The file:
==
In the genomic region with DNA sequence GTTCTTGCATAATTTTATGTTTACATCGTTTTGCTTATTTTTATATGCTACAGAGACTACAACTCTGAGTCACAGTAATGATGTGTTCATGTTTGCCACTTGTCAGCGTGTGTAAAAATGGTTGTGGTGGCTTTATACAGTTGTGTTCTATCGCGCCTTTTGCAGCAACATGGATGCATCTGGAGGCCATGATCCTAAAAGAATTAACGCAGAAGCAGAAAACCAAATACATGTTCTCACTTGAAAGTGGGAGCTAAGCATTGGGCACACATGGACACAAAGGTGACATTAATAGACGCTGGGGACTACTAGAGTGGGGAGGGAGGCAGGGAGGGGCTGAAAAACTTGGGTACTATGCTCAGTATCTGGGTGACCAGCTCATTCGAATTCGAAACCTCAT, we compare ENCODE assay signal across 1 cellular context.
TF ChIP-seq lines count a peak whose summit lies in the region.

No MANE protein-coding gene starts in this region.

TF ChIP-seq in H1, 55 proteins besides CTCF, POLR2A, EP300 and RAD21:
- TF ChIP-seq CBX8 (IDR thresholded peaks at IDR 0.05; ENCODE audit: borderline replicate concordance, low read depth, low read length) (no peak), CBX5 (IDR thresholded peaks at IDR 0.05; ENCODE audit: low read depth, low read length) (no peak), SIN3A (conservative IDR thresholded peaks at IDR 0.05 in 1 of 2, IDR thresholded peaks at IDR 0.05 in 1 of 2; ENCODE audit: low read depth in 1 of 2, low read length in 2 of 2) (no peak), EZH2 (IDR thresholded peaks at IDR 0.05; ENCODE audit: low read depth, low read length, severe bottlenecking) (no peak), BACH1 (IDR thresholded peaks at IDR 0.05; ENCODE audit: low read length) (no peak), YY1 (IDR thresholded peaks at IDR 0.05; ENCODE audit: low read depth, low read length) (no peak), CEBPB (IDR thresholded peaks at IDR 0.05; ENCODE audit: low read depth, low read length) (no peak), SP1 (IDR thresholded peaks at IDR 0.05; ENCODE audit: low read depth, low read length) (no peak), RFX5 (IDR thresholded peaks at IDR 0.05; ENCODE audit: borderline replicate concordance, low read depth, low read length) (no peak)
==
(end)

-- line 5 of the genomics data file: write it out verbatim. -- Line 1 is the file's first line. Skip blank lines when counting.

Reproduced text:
- TF ChIP-seq CBX8 (IDR thresholded peaks at IDR 0.05; ENCODE audit: borderline replicate concordance, low read depth, low read length) (no peak), CBX5 (IDR thresholded peaks at IDR 0.05; ENCODE audit: low read depth, low read length) (no peak), SIN3A (conservative IDR thresholded peaks at IDR 0.05 in 1 of 2, IDR thresholded peaks at IDR 0.05 in 1 of 2; ENCODE audit: low read depth in 1 of 2, low read length in 2 of 2) (no peak), EZH2 (IDR thresholded peaks at IDR 0.05; ENCODE audit: low read depth, low read length, severe bottlenecking) (no peak), BACH1 (IDR thresholded peaks at IDR 0.05; ENCODE audit: low read length) (no peak), YY1 (IDR thresholded peaks at IDR 0.05; ENCODE audit: low read depth, low read length) (no peak), CEBPB (IDR thresholded peaks at IDR 0.05; ENCODE audit: low read depth, low read length) (no peak), SP1 (IDR thresholded peaks at IDR 0.05; ENCODE audit: low read depth, low read length) (no peak), RFX5 (IDR thresholded peaks at IDR 0.05; ENCODE audit: borderline replicate concordance, low read depth, low read length) (no peak)